Gamarra in Toulouse, 1945
|Born||Pierre Albert Gamarra
(1919-07-10)10 July 1919
|Died||20 May 2009(2009-05-20) (aged 89)
|Genre||Novel, Children's literature, Fable, Poetry, Essay|
Pierre Gamarra (French pronunciation: [pjɛʁ gamaˈʁa]; 10 July 1919 – 20 May 2009) was a French poet, novelist and literary critic, a long-time chief editor and director of the literary magazine Europe.
Gamarra is best known for his poems and novels for the youth and for narrative and poetical works deeply rooted in his native region of Midi-Pyrénées.
Pierre Gamarra was born in Toulouse on July 10, 1919. From 1938 until 1940, he was a teacher in the South of France. During the German Occupation, he joined various Resistance groups in Toulouse, involved in the writing and distributing of clandestine publications. This led him to a career as a journalist, and then, more specifically both as a writer and a literary journalist.
In 1948, Pierre Gamarra received the first Charles-Veillon International Grand Prize in Lausanne for his first novel, La Maison de feu.[n 1] Members of the 1948 Veillon Prize jury included writers André Chamson, Vercors, Franz Hellens and Louis Guilloux.[n 2] The novel is described in Books Abroad as “A beautifully written tale of humble life, which Philippe and Jammes would have liked“.
From 1945 to 1951, he worked as a journalist in Toulouse. In 1951, Louis Aragon, Jean Cassou and André Chamson offered him a position in Paris as editor-in-chief of the literary magazine Europe. He occupied this position until 1974, when he became director of the magazine. Under Pierre Gamarra's direction, Europe continued the project initiated in 1923 by Romain Rolland and a group of writers.[n 3] For more than 50 years, Pierre Gamarra also contributed to most of the magazines's issues with a book review column named The Typewriter[n 4] which shows the same international curiosity.
Most of his novels take place in his native South-West of France: he wrote a novel trilogy based on the history of Toulouse and various novels set in that town, along the Garonne or in the Pyrenees.
John L. Brown, in World Literature Today, writes that Pierre Gamarra’s descriptions of Toulouse, its people and its region were “masterly”, “skillfully and poetically” composed “with a vibrant lyricism” and that:
Few contemporary French novelists can communicate a feeling for place, melding poetry and realism, myth and history, more movingly and convincingly than Pierre Gamarra.
Pierre Gamarra is also the author of The Midnight Roosters,[n 5] a novel set in Aveyron during the French Revolution. The book was adapted for the French television channel FR3 in 1973. The film, casting Claude Brosset, was shot in the town of Najac.
In 1955, he published one of his best known novels, Le Maître d’école;[n 6] the book and its sequel La Femme de Simon[n 7] (1962) received critical praise.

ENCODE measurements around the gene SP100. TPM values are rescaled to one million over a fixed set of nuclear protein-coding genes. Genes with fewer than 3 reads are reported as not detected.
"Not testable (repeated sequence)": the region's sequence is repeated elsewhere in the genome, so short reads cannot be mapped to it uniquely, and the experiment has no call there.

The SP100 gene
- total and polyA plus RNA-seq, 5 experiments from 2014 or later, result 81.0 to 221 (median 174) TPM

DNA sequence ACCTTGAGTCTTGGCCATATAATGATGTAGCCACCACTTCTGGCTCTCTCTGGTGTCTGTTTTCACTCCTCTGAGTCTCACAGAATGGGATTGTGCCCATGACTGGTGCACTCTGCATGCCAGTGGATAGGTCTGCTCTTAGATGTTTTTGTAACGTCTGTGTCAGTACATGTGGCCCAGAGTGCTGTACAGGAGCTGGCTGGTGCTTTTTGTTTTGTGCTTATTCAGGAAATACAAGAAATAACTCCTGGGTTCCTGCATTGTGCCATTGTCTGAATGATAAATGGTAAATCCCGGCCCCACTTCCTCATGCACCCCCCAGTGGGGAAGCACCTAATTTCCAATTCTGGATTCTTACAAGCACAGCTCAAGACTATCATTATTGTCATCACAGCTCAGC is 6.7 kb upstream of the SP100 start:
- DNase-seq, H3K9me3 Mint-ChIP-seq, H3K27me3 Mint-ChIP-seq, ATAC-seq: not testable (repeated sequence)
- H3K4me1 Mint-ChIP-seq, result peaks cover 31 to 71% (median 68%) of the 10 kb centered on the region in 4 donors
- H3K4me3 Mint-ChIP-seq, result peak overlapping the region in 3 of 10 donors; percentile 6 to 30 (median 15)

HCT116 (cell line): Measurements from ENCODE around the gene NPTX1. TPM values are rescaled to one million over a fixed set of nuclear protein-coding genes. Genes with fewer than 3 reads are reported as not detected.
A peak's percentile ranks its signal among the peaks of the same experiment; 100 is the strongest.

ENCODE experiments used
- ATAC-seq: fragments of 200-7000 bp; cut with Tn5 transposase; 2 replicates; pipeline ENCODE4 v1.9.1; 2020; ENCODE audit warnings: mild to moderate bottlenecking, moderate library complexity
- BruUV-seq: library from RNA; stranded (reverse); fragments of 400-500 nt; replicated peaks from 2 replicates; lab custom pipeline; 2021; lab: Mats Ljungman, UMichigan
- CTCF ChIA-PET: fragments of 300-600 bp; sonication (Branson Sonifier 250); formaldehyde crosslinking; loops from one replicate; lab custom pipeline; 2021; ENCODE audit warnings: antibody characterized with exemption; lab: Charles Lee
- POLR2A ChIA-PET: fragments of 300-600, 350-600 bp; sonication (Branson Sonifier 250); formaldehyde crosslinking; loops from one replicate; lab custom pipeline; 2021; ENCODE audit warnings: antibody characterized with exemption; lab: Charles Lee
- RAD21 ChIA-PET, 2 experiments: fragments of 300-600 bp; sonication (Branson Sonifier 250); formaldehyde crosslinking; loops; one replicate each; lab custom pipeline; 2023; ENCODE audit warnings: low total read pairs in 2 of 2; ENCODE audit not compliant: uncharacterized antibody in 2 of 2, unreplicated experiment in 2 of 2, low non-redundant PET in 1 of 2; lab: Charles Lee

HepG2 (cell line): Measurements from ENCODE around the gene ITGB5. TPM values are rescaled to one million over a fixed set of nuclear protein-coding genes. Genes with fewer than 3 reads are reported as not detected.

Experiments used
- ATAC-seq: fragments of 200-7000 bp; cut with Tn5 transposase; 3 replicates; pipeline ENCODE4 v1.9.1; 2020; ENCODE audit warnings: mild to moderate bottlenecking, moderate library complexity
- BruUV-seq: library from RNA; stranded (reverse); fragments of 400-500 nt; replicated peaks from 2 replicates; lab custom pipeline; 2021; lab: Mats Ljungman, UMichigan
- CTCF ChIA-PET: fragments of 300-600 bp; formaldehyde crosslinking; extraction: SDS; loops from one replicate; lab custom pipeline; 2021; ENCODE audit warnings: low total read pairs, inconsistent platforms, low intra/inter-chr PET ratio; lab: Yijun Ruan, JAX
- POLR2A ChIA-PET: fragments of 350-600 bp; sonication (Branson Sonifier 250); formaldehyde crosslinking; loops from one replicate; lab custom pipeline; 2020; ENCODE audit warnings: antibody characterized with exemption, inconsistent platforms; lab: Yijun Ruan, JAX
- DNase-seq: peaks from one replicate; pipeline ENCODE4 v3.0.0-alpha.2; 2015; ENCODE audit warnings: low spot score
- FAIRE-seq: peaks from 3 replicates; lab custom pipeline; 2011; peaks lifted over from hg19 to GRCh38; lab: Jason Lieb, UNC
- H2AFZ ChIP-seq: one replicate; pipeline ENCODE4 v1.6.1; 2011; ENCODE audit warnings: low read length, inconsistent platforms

Reviewing his 1957 short stories collection Les Amours du potier,[n 8] Lois Marie Sutton deems that although war affects the plots of many of “all (those) delightful thirteen stories“, “it is the light-hearted plot that Gamarra maneuvers best“ and that “as in his previous publications, (the author) shows himself to be a master delineator of the life of the average peasant and employee.“
Pierre Gamarra died in Argenteuil on May 20, 2009, leaving a substantial body of work, as yet untranslated into English. The Encyclopædia Britannica sees in him a "delightful practitioner with notable drollery and high technical skills" in the art of children's poetry and children's stories. His poems[n 12] and fables[n 13] are well known by French schoolchildren.
Selection of works
In French unless otherwise stated
Literature for the youth
- Salut, Monsieur de La Fontaine (2005), ill. Frédéric Devienne, ISBN 2-916237-00-3
- La Mandarine et le Mandarin (1970)
- Mon cartable et autres poèmes à réciter (2006) ISBN 2747901122
- Des mots pour une maman (1984) ISBN 2-7082-2379-8
- Voici des maisons (1979) ISBN 2-7047-0117-2
- Les Mots enchantés (1952)
- Les Fariboles de Bolla (1981), La Farandole, original Swedish text and ill. by Gunilla Bergström, ISBN 2-7047-0232-2
- L'Empreinte de l'ours (2010), De Borée (Sayat) ISBN 9782844949899
- Les Coqs de minuit (new ed. including Rosalie Brousse) 2009, De Borée ISBN 9782844949097
- Le Maître d'école (new ed. including La Femme de Simon) 2008, De Borée ISBN 9782812903007
- Les Lèvres de l’été (1986) ISBN 2-209-05808-2
- Le Fleuve palimpseste PUF (1985) ISBN 9782130385868; SGDL Prize for the novel
- Cantilène occitane (1979) ISBN 9782070385027
- La Femme et le Fleuve[n 14] (1952)
- L’assassin a le prix Goncourt[n 15] (1951)
- Les Enfants du pain noir (1950) ISBN 9782812908491
- La Maison de feu (1948), Éditions La Baconnière (Neuchatel)/Éditions de Minuit, Charles Veillon International Prize
- Toulouse trilogy:
- Les Amours du potier, Éditions La Baconnière (Neuchatel), 1957
- Un cadavre; Mange ta soupe, Prix National de la Résistance 1944
- Mon Pays l'Occitanie (2009), Cahiers de la Lomagne
- Romances de Garonne (1990) ISBN 9782209063390
- Essais pour une malédiction, Hélène Vacaresco Prize for Poetry 1943
About Pierre Gamarra
In French unless otherwise stated
Book reviews in English
- List of reviews of Pierre Gamarra’s books (Worldcat)including:
Literary journals special issues
- Poésie Première "Tarn en Poésie 2003: Avec Pierre Gamarra"
- Poésie Première No. 29 (2004)
- Tohoku University Faculty of Letters Bulletin, No. 27 (Year 2007) (Sendai, Japan)
- Vivre en Val-D’Oise, No. 112, November–December 2008 (Argenteuil)
- Charles Dobzynski, Michel Delon, Jean Métellus, Roger Bordier, Béatrice Didier, Raymond Jean, Bernard Chambaz, Michel Besnier, Marc Petit, Claude Sicard, Georges-Emmanuel Clancier, Henri Béhar, Gérard Noiret, Francis Combes, in Europe No. 966 (October 2009)
- Les Cahiers de la Lomagne (Los Quasèrns de la Lomanha), No. 15 (Year 2009), pp. 1 & 16-29